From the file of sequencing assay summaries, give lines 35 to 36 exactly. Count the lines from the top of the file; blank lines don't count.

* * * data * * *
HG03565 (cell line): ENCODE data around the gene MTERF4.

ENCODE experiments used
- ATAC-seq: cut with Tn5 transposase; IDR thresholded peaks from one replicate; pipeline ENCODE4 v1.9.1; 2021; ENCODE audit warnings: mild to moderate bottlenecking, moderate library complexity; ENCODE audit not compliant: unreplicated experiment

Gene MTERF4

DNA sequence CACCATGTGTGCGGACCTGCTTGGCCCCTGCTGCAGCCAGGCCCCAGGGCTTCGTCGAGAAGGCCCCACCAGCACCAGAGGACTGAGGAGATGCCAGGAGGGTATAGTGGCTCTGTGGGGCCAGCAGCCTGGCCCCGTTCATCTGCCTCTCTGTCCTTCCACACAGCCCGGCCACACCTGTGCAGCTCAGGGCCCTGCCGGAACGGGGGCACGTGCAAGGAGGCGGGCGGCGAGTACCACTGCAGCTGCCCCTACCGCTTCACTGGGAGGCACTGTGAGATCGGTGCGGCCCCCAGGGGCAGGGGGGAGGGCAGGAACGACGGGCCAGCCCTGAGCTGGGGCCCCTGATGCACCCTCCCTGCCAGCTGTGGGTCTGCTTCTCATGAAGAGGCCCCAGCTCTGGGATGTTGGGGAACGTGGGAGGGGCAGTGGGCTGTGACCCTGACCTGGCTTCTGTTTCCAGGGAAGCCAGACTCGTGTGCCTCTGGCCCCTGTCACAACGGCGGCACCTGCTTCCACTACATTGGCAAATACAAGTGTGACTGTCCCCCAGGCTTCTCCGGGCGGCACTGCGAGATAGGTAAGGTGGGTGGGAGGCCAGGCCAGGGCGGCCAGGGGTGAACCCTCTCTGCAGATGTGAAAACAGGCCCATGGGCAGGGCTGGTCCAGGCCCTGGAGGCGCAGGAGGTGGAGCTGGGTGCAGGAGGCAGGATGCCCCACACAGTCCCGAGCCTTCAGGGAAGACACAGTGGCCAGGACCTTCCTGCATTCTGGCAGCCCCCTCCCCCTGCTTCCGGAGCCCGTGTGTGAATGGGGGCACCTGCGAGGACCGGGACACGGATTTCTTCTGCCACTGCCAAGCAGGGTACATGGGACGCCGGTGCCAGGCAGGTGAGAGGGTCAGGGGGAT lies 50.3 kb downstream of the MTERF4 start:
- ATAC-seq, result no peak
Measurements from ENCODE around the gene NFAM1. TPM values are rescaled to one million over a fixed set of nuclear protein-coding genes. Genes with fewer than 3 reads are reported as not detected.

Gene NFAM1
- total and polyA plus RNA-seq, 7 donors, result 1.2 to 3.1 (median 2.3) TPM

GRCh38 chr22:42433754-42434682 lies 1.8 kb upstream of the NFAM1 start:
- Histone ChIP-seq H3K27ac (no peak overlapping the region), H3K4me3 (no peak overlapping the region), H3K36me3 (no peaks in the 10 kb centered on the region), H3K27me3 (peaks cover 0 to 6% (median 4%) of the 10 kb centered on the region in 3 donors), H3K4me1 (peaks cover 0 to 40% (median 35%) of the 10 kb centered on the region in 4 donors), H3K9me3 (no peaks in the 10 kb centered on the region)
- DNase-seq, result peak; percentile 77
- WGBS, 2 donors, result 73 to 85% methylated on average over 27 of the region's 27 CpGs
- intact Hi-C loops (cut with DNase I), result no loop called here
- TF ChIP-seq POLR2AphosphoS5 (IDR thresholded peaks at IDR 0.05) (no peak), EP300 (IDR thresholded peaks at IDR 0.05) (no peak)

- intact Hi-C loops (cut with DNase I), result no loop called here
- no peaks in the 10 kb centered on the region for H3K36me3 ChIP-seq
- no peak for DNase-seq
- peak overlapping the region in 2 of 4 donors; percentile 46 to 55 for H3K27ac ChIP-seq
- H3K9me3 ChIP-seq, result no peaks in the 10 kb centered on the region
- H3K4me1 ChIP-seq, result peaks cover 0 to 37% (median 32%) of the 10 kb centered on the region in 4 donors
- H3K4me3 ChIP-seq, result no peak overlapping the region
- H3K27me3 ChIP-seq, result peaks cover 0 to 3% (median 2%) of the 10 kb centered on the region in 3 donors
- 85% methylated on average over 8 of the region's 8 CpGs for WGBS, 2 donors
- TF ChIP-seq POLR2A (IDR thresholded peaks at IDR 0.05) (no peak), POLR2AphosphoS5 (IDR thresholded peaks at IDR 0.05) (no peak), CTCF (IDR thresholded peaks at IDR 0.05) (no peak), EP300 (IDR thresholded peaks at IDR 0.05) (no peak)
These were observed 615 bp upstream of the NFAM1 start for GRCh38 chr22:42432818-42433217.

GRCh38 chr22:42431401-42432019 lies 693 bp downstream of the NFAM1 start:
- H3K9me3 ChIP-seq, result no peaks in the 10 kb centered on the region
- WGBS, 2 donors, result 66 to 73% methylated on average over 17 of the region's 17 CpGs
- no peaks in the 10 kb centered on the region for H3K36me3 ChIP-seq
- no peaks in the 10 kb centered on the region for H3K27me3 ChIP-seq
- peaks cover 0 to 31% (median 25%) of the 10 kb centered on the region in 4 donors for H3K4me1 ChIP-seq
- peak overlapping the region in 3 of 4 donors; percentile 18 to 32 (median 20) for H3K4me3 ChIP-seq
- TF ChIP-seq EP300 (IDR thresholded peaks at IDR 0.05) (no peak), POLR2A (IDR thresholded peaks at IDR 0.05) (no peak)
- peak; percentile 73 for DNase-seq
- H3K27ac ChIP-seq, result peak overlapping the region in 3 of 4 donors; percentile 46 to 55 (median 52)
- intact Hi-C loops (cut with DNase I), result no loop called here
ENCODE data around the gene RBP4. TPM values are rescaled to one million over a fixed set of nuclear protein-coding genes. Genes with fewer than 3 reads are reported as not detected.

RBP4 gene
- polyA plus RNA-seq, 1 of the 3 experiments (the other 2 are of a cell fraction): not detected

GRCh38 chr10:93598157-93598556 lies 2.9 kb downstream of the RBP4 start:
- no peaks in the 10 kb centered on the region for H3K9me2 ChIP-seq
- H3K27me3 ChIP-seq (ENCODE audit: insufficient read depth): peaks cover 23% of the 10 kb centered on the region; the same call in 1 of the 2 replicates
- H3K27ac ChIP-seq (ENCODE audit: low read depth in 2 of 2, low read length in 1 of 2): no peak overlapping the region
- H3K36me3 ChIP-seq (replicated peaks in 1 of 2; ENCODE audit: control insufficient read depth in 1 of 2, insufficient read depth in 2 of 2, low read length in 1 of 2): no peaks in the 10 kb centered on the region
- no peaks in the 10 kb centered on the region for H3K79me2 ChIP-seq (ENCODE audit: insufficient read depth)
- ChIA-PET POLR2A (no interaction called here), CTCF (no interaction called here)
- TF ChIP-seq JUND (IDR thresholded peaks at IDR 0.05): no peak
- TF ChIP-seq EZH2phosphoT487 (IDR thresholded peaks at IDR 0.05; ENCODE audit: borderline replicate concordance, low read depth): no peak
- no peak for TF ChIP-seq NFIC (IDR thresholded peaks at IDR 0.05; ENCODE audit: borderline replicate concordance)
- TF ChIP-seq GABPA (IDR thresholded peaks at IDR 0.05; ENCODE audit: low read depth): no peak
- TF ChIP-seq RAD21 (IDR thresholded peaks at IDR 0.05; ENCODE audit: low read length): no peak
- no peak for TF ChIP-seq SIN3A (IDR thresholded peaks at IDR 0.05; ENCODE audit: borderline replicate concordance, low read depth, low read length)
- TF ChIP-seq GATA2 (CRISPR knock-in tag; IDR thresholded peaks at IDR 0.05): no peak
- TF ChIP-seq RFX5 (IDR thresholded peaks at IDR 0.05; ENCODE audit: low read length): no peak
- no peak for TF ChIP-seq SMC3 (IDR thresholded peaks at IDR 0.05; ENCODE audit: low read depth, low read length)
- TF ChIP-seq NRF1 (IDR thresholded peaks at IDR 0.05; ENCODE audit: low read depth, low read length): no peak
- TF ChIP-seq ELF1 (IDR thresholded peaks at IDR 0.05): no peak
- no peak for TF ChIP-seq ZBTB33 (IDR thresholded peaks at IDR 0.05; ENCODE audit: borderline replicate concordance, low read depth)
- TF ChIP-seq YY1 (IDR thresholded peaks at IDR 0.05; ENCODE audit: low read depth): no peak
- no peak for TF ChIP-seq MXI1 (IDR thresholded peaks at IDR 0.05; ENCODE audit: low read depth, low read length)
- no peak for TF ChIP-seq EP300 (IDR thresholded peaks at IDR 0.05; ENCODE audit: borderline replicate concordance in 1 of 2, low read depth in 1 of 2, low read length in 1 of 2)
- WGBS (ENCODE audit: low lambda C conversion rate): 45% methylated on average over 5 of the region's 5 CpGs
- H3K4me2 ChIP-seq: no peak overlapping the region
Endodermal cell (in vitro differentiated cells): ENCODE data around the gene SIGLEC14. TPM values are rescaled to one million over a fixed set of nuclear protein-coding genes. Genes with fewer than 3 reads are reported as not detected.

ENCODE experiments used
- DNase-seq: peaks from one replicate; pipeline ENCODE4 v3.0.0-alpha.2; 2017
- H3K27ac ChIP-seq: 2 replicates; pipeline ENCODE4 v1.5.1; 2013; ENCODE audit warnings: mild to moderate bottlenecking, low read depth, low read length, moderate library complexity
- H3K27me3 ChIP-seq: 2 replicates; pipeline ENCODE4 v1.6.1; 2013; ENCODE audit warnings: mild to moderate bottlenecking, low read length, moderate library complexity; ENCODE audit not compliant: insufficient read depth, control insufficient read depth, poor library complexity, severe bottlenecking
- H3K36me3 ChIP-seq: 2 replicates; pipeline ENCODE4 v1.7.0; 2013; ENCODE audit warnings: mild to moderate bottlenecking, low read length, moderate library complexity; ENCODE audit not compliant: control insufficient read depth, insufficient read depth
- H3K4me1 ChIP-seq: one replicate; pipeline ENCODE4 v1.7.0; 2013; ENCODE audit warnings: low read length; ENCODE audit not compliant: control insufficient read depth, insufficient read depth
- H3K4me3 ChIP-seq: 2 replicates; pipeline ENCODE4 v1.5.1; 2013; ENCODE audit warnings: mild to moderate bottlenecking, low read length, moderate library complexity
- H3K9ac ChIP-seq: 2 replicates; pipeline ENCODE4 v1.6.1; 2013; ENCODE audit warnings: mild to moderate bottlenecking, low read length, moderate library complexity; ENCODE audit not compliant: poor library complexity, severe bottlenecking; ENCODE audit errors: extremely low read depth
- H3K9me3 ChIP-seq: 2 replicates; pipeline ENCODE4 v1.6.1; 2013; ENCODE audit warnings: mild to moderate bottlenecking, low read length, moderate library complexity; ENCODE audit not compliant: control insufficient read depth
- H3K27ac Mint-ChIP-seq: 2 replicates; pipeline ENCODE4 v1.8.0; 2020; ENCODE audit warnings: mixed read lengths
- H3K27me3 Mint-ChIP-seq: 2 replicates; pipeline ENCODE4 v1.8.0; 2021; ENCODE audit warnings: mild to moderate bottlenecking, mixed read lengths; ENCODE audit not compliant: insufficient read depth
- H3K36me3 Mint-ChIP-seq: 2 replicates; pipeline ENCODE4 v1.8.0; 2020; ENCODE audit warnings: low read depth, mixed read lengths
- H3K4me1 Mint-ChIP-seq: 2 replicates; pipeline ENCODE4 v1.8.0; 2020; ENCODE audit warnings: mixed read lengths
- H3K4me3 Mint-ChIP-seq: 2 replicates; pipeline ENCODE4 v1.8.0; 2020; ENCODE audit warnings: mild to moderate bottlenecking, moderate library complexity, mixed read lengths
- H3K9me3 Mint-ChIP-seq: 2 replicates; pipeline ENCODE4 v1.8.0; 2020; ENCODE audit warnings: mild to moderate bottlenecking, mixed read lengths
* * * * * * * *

- peak; percentile 73 for DNase-seq
- H3K27ac ChIP-seq, result peak overlapping the region in 3 of 4 donors; percentile 46 to 55 (median 52)